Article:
Three days after the freighter El Faro went missing during Hurricane Joaquin, the families of four Mainers aboard the cargo ship gathered at a union hall in Jacksonville, Florida, as news trickled in that life jackets, containers, an oil sheen and a 225-square-mile debris field had been discovered about 88 nautical miles northeast of the Bahamas.

The 790-foot El Faro was en route from Jacksonville to San Juan, Puerto Rico, when the Coast Guard lost contact with the ship after a distress call received at 7:30 a.m. Thursday.

The Mainers among the 33-member crew are the captain, Michael Davidson of Windham; and Maine Maritime Academy graduates Dylan Meklin, a 2010 graduate of Rockland District High School; Danielle Randolph, 34, of Rockland; and Michael Holland, 25, of Wilton.

Randolph’s mother, Laurie Bobillot, waited Sunday at the Seafarers International Union Hall in Jacksonville along with Holland’s mother, Deb Roberts, Jon Chrisos of CBS 13 reported.

Roberts said waiting with other parents made the difficult time “a little less heart-wrenching,” and she said support from Maine friends — many of whom have changed their Facebook profile photos to her son’s graduation picture — is welcome.

Bobillot read an email sent by her daughter on Tuesday: “There is a hurricane out here and we are headed straight into it. Category three. Winds are super bad and seas are not great. Love to everyone.”

In a statement sent Saturday morning to the Maine Maritime Academy community, academy President William J. Brennan declined to speculate on crew members who may be connected to the Castine college but said the news “has us all extremely concerned for the safety of all on board.”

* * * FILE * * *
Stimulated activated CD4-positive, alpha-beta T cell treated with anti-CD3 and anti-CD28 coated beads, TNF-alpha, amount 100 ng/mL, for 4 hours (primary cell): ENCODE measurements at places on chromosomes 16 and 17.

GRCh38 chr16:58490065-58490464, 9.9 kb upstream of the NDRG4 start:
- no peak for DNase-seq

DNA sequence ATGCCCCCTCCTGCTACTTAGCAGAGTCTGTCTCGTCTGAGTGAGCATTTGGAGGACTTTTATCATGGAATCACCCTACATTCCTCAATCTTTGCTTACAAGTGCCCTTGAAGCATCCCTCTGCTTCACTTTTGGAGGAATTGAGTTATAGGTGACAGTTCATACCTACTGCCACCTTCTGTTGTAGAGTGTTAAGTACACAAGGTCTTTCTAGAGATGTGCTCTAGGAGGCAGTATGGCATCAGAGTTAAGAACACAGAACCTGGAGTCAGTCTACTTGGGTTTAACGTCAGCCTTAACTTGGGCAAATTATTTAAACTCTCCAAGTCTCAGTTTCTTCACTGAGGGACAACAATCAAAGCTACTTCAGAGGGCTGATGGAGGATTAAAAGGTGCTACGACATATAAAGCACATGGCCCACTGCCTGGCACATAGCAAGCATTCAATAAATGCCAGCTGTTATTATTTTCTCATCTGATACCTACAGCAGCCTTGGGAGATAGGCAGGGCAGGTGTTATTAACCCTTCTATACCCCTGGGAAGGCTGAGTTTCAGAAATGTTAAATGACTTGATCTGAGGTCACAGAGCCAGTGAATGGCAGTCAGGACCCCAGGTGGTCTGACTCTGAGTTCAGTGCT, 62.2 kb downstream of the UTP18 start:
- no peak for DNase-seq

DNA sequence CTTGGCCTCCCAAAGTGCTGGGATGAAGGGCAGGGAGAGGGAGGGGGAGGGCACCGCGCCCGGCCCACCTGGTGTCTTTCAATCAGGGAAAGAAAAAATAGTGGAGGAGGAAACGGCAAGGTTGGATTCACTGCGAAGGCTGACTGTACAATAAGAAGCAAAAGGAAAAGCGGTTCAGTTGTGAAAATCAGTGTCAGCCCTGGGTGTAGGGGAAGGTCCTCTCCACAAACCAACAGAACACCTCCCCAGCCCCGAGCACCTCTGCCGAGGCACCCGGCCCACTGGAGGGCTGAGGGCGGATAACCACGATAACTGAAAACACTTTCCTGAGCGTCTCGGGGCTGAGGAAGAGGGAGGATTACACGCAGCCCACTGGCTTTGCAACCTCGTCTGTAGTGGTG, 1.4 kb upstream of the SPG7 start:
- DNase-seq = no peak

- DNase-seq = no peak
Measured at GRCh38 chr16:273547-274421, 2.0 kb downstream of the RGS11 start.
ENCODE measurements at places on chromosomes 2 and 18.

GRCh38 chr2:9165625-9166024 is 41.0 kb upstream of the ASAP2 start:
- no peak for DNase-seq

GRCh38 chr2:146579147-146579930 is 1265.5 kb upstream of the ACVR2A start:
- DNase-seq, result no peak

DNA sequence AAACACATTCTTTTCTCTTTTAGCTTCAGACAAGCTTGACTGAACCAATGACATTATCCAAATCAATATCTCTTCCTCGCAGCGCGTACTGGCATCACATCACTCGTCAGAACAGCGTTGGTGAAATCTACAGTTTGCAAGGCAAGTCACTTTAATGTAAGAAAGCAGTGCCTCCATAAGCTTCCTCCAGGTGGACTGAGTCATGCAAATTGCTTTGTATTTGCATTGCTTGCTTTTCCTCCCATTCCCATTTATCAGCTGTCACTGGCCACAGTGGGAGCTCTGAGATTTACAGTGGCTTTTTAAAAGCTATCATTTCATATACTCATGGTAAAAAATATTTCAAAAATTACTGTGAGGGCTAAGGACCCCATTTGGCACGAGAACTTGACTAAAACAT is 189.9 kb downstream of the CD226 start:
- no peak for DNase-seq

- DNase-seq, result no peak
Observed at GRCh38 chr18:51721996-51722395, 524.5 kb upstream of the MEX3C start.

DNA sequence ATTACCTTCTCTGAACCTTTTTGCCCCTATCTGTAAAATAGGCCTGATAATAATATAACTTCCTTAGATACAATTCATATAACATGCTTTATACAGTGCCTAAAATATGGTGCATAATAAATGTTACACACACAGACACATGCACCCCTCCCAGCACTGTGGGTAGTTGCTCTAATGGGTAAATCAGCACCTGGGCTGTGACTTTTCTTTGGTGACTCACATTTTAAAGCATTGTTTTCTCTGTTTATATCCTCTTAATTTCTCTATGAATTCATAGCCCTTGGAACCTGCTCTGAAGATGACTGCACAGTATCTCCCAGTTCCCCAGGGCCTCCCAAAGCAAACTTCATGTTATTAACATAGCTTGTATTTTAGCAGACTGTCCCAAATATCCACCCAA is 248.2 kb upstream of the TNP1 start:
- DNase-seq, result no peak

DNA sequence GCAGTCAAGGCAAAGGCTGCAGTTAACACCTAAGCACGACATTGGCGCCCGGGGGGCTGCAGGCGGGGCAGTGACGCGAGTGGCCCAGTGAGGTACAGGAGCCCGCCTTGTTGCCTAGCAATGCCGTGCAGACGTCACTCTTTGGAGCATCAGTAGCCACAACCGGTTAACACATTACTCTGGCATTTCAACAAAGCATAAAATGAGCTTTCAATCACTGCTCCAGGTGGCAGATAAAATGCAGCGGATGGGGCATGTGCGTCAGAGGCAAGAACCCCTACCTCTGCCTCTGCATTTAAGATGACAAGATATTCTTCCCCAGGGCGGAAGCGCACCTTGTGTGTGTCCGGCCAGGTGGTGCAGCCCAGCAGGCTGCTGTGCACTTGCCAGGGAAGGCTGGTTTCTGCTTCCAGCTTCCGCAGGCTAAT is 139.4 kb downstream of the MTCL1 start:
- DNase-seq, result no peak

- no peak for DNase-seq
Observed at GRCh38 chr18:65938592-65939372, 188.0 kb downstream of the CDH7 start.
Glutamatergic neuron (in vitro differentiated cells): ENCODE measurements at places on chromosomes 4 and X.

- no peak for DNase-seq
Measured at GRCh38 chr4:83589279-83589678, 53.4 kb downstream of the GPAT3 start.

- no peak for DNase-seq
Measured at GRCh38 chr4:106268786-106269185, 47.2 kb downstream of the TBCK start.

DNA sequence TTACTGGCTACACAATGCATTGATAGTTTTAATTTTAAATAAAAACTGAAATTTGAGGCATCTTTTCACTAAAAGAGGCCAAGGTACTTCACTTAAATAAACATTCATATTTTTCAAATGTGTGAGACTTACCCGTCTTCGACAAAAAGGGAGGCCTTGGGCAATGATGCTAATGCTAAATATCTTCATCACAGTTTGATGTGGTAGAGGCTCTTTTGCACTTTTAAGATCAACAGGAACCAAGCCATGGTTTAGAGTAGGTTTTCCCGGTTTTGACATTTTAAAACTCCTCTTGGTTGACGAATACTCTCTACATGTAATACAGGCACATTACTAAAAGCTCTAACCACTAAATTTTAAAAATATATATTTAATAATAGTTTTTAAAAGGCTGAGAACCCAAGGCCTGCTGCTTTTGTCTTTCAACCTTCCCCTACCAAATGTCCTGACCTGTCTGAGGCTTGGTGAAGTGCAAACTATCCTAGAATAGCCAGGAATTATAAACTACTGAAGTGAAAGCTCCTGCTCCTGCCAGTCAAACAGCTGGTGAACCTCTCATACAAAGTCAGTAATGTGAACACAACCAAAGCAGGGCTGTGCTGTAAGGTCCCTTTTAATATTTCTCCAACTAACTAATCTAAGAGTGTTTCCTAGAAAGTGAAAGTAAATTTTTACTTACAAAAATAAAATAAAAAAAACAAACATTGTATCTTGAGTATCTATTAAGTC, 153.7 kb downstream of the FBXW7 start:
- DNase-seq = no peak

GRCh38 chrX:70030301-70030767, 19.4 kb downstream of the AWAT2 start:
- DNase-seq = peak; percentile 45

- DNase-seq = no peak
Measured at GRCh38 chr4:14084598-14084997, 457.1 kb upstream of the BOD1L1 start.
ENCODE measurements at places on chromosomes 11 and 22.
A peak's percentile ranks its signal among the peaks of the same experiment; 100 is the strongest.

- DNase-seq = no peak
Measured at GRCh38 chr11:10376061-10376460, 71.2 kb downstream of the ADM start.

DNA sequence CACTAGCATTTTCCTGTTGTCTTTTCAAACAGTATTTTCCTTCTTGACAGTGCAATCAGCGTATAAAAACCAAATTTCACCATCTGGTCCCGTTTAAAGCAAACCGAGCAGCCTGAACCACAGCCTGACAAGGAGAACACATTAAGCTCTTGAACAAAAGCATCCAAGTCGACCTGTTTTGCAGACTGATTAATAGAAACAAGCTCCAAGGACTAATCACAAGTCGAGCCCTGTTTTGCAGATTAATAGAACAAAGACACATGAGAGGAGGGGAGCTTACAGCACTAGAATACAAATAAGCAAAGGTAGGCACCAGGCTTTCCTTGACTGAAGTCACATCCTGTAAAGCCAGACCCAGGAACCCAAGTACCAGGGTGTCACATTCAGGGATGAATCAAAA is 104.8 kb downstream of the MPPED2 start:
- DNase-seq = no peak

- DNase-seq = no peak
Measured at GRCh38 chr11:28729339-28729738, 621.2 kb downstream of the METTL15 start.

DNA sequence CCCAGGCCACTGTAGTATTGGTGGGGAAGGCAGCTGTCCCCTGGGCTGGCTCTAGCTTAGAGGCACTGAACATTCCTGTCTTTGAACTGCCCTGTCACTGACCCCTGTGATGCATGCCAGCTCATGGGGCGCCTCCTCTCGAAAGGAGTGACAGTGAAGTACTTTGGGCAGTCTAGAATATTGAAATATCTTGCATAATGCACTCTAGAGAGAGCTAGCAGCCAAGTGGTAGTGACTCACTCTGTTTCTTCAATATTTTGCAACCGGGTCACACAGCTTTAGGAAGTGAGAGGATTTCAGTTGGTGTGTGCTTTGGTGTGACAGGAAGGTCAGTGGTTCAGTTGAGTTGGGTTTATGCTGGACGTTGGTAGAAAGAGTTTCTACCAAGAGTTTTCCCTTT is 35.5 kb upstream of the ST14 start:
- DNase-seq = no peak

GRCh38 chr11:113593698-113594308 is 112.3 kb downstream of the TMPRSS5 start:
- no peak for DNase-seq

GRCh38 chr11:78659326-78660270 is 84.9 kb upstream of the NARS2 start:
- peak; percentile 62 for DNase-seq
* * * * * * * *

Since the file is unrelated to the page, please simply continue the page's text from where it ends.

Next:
Carrying 391 cargo containers and 294 trailers and cars, the El Faro was set to arrive in San Juan at 5 p.m. Friday, but on Thursday morning the captain reported the ship was beset by Hurricane Joaquin north of San Salvador Island in the Bahamas, had lost power and was listing at 15 degrees. He also reported that the ship had been taking on water, but that the flooding had been contained.

The Coast Guard announced Friday evening that it had lost contact with the 41-year-old ship after that distress call, and since then it has tried to re-establish contact with the vessel.

On Friday and Saturday, an MH-60 Jayhawk helicopter, two U.S. Air Force C-130 Hurricane Hunters and a U.S. Navy P-8 surveillance plan equipped with sophisticated surface search radar searched nearer the last known location of the ship, 25 nautical miles north of Crooked Island, Bahamas.

Meanwhile, the U.S. Coast Guard cutters Northland and Resolute, along with a Navy ship and three commercial tugboats, were en route but were hampered by the stalled hurricane that at one point Saturday grew to a Category 4 on a scale of 1 to 5, with winds upward of 100 knots 50 miles from the eye of the storm.

“We’re trying to get them in safely as soon as we can,” Chief Petty Officer Ryan Doss said Saturday. “These planes are designed to fly in storms, and we train to fly in bad weather, but at the same time we can only do so much. One of the pilots said today on the phone that this is the worst anyone on this crew has ever flown in.”

Doss said the track of Joaquin “just kind of circled the area [surrounding the ship] and made a loop of about 100 miles or so. It went down and circled around it, and now it’s going back out almost the same way it came in. It’s kind of unbelievable.”

The El Faro’s Emergency Position Indicating Radio Beacon had not transmitted a signal since 7:30 a.m. Thursday, which Doss said is “a bit of a mystery. Normally it would go off either until it’s deactivated or the battery died. In this case, it pinged once, although sometimes that can indicate a malfunction or that someone hit a button.”

As family members gathered at the union hall Saturday afternoon, the Coast Guard confirmed that the crew of the Jayhawk helicopter had retrieved a life ring stenciled with markings from the missing ship, about 70 miles north of its last known position.

They also spotted two other life rings and a life preserver that could not be identified as belonging to the El Faro.